• How to Raise a Mentally Tough Daughter by J. Moye

How to Raise a Mentally Tough Daughter by J. Moye

My parents did the exact opposite as what is taught in the article below.

It’s much more difficult to learn the sorts of things this article is talking about later in life and to put them into practice. My life would’ve been ten times easier had my parents taught me, when I was a kid, to have the skills mentioned in the article I am linking you to below.

My mother, for one, valued “sweetness” in me more than any other quality, and she unfortunately confused “sweetness” with codependency – which meant, I was encouraged to do things such as be passive, to give in and give up easily, rather than be tough, keep on even when things got difficult, or stand up for myself when bullied or treated unfairly.

My dad, with his quickness to shame or mock if I made a mistake at anything, turned me into a perfectionist. My father’s manner of parenting turned me into someone who gave up easily if I was not doing well at an activity, and his method of parenting conveyed to me to not even try new things in the first place, really – after all, trying something new may mean I might fail at it, and in my family, failing is shameful.

(My father, though, would probably not recognize his parenting as such – but that is what it was like for me growing up. I think my dad thinks of himself as a very positive person, but as far back as I can remember, he was always very negative, cranky, and hyper-critical of me and of everyone and everything else. He frames everything in negative terms and worst-case scenarios.)

It’s as though my parents took all the qualities and skills therapists say parents should instill into a daughter to turn her into a confident, resilient, independent adult, and did the exact opposite – much to my detriment.

How to Raise a Mentally Tough Daughter by J. Moye

The definition of mental toughness varies among researchers and academics, but we all know it when we see it on the soccer field.

It’s the kid who bounces back faster from disappointment, who takes constructive criticism well, and who can pick herself up and dust herself off no matter how hard she falls.

What doesn’t vary among researchers is the fact that possessing mental toughness is a predicator of success in not only sports, but also in school and at work.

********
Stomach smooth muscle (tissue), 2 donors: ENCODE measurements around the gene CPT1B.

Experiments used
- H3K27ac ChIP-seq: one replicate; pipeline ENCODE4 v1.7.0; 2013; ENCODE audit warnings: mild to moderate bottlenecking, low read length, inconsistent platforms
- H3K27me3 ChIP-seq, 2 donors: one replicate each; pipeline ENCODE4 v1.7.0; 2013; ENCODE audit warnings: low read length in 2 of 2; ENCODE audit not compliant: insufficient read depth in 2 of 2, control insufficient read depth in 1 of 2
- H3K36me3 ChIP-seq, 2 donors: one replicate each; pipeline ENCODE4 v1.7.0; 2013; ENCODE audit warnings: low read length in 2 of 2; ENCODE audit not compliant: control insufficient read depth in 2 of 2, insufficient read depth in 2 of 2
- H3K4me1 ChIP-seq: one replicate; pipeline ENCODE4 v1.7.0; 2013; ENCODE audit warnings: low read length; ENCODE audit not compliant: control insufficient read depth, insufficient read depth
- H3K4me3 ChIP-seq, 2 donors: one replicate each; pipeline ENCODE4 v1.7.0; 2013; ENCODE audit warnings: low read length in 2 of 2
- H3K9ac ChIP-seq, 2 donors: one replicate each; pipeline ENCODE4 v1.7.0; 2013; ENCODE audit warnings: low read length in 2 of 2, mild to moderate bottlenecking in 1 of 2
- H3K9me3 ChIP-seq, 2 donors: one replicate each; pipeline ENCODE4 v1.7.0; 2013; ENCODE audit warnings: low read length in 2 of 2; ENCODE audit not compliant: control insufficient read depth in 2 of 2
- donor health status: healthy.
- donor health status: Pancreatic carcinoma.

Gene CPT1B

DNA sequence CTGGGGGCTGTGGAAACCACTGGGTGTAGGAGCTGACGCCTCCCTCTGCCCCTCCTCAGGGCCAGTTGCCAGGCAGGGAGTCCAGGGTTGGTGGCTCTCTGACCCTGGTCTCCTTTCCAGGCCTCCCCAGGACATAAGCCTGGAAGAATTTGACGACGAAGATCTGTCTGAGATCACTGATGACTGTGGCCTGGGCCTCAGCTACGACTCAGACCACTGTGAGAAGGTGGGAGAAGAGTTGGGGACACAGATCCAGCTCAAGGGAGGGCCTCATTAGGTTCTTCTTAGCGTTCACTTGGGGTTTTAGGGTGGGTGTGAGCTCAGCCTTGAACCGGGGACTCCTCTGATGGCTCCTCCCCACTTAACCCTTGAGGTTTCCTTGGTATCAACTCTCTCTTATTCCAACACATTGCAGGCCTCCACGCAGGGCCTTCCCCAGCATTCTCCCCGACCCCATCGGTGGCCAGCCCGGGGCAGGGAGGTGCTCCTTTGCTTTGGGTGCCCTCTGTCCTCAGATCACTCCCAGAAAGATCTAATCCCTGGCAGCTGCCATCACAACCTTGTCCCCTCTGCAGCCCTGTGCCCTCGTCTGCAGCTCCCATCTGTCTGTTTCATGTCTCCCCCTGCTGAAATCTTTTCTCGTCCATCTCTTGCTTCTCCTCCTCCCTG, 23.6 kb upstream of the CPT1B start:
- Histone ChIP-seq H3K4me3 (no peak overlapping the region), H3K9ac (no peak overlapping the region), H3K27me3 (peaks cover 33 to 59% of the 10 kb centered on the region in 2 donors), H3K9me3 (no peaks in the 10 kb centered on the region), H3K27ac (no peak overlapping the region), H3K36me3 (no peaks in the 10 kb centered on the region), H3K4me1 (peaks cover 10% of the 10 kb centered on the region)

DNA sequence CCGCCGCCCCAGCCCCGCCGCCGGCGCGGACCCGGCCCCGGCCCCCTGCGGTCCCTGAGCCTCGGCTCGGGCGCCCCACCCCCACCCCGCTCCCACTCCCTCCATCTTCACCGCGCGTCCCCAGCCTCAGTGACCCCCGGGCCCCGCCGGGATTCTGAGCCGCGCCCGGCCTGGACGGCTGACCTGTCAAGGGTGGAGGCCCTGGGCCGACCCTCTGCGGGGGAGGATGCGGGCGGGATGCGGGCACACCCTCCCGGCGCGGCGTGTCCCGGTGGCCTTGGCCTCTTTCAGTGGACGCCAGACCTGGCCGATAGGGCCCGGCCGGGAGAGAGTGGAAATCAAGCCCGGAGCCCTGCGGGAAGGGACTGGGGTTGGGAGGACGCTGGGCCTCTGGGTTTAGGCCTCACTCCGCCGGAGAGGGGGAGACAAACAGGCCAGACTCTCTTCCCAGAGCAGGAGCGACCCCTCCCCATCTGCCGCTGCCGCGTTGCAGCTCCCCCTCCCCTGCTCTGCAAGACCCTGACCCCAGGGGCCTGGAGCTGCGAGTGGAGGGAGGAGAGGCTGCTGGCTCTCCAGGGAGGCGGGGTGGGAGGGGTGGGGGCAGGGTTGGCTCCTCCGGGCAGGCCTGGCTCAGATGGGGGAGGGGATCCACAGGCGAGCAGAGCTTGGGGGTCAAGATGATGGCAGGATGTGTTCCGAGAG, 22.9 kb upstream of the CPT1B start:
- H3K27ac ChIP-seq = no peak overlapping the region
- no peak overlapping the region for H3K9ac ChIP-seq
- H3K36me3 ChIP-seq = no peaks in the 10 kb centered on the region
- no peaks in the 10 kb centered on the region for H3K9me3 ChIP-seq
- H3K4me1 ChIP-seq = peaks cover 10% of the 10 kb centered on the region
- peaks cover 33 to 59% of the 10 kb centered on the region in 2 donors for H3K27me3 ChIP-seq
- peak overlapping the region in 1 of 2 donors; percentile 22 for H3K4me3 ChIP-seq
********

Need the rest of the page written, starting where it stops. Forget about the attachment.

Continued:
And it’s something that can be trained. “All of us, with proper knowledge, investment, feedback, and systematic training can become mentally tougher,” says Colleen M. Hacker, Ph.D., a mental skills coach and performance psychology specialist.

Unfortunately, mental toughness is something that we’re better at teaching our boys than our girls. “The only time people experience mental toughness is in difficulty, adversity, or setback,” says Hacker, who is also co-author of Catch Them Being Good: Everything You Need to Know to Successfully Coach Girls..
“Research shows we treat sons and daughters differently in that regard, and advantage our sons [in amassing mental toughness] as a result.”

The first step, then, to stoking your daughter’s mental toughness may be to change your perception — to view her disappointments on (and off) the field as an opportunity.

“A kid who is getting good grades and winning all the games and doing all her chores and getting along with all her friends doesn’t require mental toughness,” says Hacker.

Building mental toughness begins with the opportunity to flex that muscle, so to speak. 

Once you’ve identified an opportunity, what Hacker calls a Mental Toughness Moment, it’s important to understand that your child is most likely going to have an emotional reaction to the situation, and that’s okay. “There’s a universal reaction to difficulty, to adversity,” says Hacker. “No one likes it. No one likes to lose.”

The problem is that an emotional reaction doesn’t offer insightful information, or hints for positive action.

So, Hacker coaches her athletes to move quickly past the emotional-oriented thinking of This doesn’t feel good, to the task-oriented thinking of Okay, what’s my response going to be?

Hacker uses three P’s to help gauge an appropriate response: Is this productive, purposeful, and in keeping with the present moment? If your daughter responds to losing the game by saying “I’m terrible, we always lose,” you can help reframe it by ticking off the three P’s. Her statement is neither productive nor purposeful.

Nor does it stick to the present tense (it’s projecting the current state of loss to all future games). Instead, ask her to name three things she did well that game, and then three things she can work on.

“It’s a process that moves people, mentally, from the initial knee-jerk reaction to being in control again,” says Hacker.

Read the rest here.

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